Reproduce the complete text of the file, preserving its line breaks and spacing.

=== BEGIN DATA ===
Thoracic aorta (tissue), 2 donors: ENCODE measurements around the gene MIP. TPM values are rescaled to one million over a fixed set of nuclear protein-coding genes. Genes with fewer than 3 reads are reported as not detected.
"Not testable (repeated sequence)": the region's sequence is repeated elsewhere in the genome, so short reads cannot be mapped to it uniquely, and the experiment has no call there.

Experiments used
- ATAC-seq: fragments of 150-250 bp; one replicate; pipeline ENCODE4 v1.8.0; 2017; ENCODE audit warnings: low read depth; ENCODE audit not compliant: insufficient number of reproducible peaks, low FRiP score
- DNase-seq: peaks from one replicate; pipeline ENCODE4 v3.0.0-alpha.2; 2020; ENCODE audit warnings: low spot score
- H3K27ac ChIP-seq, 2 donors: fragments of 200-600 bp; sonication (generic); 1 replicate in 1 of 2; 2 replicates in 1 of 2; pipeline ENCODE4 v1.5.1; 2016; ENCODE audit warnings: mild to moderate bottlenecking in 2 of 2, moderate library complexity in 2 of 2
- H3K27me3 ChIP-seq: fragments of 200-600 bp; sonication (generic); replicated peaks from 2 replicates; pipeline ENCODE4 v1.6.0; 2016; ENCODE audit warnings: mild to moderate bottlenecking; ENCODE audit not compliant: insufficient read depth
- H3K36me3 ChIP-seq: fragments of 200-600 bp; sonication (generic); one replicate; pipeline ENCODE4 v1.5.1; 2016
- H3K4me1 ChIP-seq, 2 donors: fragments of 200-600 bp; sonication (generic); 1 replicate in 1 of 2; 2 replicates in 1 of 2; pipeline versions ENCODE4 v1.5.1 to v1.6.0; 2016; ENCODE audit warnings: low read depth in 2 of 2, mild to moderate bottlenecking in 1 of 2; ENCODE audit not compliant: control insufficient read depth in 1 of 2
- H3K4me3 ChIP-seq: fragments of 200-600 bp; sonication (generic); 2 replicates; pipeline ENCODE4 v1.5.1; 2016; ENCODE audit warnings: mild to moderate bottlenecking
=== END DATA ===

Thoracic aorta (tissue), 2 donors: ENCODE measurements around the gene MIP. TPM values are rescaled to one million over a fixed set of nuclear protein-coding genes. Genes with fewer than 3 reads are reported as not detected.
"Not testable (repeated sequence)": the region's sequence is repeated elsewhere in the genome, so short reads cannot be mapped to it uniquely, and the experiment has no call there.

Experiments used
- ATAC-seq: fragments of 150-250 bp; one replicate; pipeline ENCODE4 v1.8.0; 2017; ENCODE audit warnings: low read depth; ENCODE audit not compliant: insufficient number of reproducible peaks, low FRiP score
- DNase-seq: peaks from one replicate; pipeline ENCODE4 v3.0.0-alpha.2; 2020; ENCODE audit warnings: low spot score
- H3K27ac ChIP-seq, 2 donors: fragments of 200-600 bp; sonication (generic); 1 replicate in 1 of 2; 2 replicates in 1 of 2; pipeline ENCODE4 v1.5.1; 2016; ENCODE audit warnings: mild to moderate bottlenecking in 2 of 2, moderate library complexity in 2 of 2
- H3K27me3 ChIP-seq: fragments of 200-600 bp; sonication (generic); replicated peaks from 2 replicates; pipeline ENCODE4 v1.6.0; 2016; ENCODE audit warnings: mild to moderate bottlenecking; ENCODE audit not compliant: insufficient read depth
- H3K36me3 ChIP-seq: fragments of 200-600 bp; sonication (generic); one replicate; pipeline ENCODE4 v1.5.1; 2016
- H3K4me1 ChIP-seq, 2 donors: fragments of 200-600 bp; sonication (generic); 1 replicate in 1 of 2; 2 replicates in 1 of 2; pipeline versions ENCODE4 v1.5.1 to v1.6.0; 2016; ENCODE audit warnings: low read depth in 2 of 2, mild to moderate bottlenecking in 1 of 2; ENCODE audit not compliant: control insufficient read depth in 1 of 2
- H3K4me3 ChIP-seq: fragments of 200-600 bp; sonication (generic); 2 replicates; pipeline ENCODE4 v1.5.1; 2016; ENCODE audit warnings: mild to moderate bottlenecking